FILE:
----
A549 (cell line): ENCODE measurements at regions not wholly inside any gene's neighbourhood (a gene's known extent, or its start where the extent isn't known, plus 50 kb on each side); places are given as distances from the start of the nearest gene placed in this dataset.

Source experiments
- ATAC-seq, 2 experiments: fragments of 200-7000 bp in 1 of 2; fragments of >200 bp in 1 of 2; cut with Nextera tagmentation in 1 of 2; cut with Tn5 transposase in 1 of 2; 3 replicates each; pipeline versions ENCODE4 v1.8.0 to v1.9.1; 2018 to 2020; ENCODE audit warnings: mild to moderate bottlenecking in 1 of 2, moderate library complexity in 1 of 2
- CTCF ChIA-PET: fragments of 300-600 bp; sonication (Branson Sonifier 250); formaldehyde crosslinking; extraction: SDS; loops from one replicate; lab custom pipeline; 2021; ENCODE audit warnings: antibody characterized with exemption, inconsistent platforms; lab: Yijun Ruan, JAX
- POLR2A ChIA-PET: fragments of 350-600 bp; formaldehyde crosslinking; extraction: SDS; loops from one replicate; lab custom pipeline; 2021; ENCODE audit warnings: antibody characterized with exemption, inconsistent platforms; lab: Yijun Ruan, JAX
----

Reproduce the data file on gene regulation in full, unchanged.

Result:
A549 (cell line): ENCODE measurements at regions not wholly inside any gene's neighbourhood (a gene's known extent, or its start where the extent isn't known, plus 50 kb on each side); places are given as distances from the start of the nearest gene placed in this dataset.

Source experiments
- ATAC-seq, 2 experiments: fragments of 200-7000 bp in 1 of 2; fragments of >200 bp in 1 of 2; cut with Nextera tagmentation in 1 of 2; cut with Tn5 transposase in 1 of 2; 3 replicates each; pipeline versions ENCODE4 v1.8.0 to v1.9.1; 2018 to 2020; ENCODE audit warnings: mild to moderate bottlenecking in 1 of 2, moderate library complexity in 1 of 2
- CTCF ChIA-PET: fragments of 300-600 bp; sonication (Branson Sonifier 250); formaldehyde crosslinking; extraction: SDS; loops from one replicate; lab custom pipeline; 2021; ENCODE audit warnings: antibody characterized with exemption, inconsistent platforms; lab: Yijun Ruan, JAX
- POLR2A ChIA-PET: fragments of 350-600 bp; formaldehyde crosslinking; extraction: SDS; loops from one replicate; lab custom pipeline; 2021; ENCODE audit warnings: antibody characterized with exemption, inconsistent platforms; lab: Yijun Ruan, JAX